Analysis of Shorewood Village and School Board Election Results

April 6 election, Shorewood Village Board, Shorewood Candidates Village Board, Trustees, Issues, Election Results, Election Analysis

Prior to yesterday’s elections, I had posted interviews that I did with the four candidates for the Village Board. I thought it would be appropriate to give my opinion on the results of that race, and the race for the school board seats.


The top vote getter for the Village Board was Patrick Linnane (993 votes). 

I was not surprised by Patrick’s being elected, he by far ran the best  and most aggressive campaign of all the candidates. 

Having the opportunity to talk in depth with Patrick on more than one occasion, I was impressed by his desire to learn about the issues in depth.

I think his experience in government and non profit work, gives him a leg up on most first time politicians, as he has a good understanding of the processes involved. His experience in developing partnerships between different government entities should be especially helpful.

Ellen Eckman was re-elected for a fourth term with 859 votes. Ms Eckman, in my opinion has not shown much initiative or astuteness during her previous terms, but has been more of a get along member of the board. Having name recognition, and sticking with generalities at forums, she was probably considered a safe choice by voters.  

Donald Ford and Timothy Wick were not elected, and had 307 and 306 votes respectively.

Mr Ford is an experienced business executive. He is also a CPA, and I think that with his accounting background, he would have brought more depth to the board in assessing the economics of the village. He did not run a very aggressive campaign, but if he continues his interest in politics, perhaps this was a good first experience for him.

Tim Wick probably has the best grasp of the issues in the village. His past experience as a two term board member, his life long residency in Shorewood, and being a local business owner in Shorewood gives him a deeper understanding of how the village is affected by board decisions. Unfortunately, Mr Wick did not run a very aggressive campaign either, electing not to participate in any of the three public forums. He has a reputation for calling them as he sees them, and in the world of politics, that is not necessarily a recipe for success in being elected.



In the school board race, the two newbies, Colin Plese and Rob Reinhoffer (875 & 708 votes respectively) unseated veteran school board member John Carlton who had 659 votes.

I attended one of the forums for the school board candidates, and also attended a citizens meeting on school finances.

Without a doubt, John Carlton was the most knowledgeable of the three candidates. Both Plese and Reinhoffer have steep learning curves ahead of them.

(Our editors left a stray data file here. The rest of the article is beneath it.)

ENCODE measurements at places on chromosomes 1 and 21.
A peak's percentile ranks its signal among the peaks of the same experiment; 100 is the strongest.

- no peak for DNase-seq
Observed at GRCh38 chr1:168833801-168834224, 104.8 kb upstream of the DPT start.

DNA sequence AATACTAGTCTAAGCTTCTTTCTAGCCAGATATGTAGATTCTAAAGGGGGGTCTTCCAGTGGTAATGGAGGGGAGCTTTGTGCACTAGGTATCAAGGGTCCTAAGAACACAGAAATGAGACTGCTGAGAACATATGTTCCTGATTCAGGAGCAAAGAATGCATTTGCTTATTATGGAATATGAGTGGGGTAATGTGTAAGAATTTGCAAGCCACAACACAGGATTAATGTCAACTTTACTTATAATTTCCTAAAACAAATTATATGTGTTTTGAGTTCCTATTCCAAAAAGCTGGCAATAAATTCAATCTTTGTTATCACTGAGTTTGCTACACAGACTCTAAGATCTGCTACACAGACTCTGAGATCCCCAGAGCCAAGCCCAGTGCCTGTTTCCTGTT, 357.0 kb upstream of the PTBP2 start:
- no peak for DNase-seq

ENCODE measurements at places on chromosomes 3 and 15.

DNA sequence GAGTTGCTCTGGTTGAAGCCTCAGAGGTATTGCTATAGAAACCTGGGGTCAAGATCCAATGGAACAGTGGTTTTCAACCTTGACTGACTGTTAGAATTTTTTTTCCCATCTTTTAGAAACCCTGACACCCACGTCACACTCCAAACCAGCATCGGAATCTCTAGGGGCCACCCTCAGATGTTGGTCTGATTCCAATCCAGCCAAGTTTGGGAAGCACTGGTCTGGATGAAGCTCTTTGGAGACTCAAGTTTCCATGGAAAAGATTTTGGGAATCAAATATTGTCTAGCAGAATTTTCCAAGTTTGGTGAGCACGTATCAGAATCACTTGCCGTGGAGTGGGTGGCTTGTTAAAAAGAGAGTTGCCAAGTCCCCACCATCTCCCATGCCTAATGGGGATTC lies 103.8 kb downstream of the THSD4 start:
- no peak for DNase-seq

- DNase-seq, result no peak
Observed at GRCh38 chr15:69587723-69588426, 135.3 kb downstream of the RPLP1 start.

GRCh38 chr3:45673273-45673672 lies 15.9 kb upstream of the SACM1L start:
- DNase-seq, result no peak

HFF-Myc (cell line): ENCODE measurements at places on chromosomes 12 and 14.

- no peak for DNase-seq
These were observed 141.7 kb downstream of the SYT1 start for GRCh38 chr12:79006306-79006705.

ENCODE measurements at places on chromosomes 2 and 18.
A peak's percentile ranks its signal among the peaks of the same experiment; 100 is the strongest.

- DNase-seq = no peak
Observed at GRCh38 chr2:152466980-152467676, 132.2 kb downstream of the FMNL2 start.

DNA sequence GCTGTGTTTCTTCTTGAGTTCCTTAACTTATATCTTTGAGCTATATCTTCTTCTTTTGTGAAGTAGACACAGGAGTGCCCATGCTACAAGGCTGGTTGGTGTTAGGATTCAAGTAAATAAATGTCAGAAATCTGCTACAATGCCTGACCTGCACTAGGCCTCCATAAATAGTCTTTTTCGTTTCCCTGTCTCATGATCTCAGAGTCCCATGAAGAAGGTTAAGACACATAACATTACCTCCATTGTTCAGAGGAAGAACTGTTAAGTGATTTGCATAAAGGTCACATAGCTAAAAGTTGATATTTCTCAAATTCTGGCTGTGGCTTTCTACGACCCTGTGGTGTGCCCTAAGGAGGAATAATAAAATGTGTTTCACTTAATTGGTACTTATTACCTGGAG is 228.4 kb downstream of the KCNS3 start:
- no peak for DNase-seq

I confess that after seeing the candidates at that forum, I basically did not think it would make any difference who was elected!

The challenge that the Shorewood Schools face is that the building are only 65% utilized, and our student population is continuing to decline.

The largest part of our property tax bill is for the schools --- and that is despite the fact that only 61% of the cost of our schools comes from our property taxes. The rest of the funds come primarily from the state and federal governments.

If the Shorewood community wants to continue down the path of very high expenses for a small school system, than there is really nothing that has to be done ---- we are on that path already.

However, if the Shorewood community would like to continue to provide a great education, at a reasonable cost, than there are some hard decisions to be made, and there has to be the will of the school board members to at least discuss the options in an open dialogue. 

What I heard from the school board candidates was what I considered to be a lot of yada, yada, yada …………….. generalities, and cheer leading.

None of the candidates stepped on any of the third rail issues, that I think communities like Shorewood will have to consider to bring costs in line with enrollment:

  • Closing of school buildings, which are only utilized at 65% capacity, but require costs in maintenance, etc.
  • Larger class sizes, increasing the ratio of pupils to teachers, to a point at which education does not suffer, but staffing costs are reduced.
  • Consolidation with other school district(s) --- virtually all of our neighbors are in the same situation --- Whitefish Bay, Fox Point, etc. They all have drastically reduced student populations, high vacancies in their school buildings, and multiple costs for administration, with each having its own administrative staff at very high costs, especially on a per pupil ratio.


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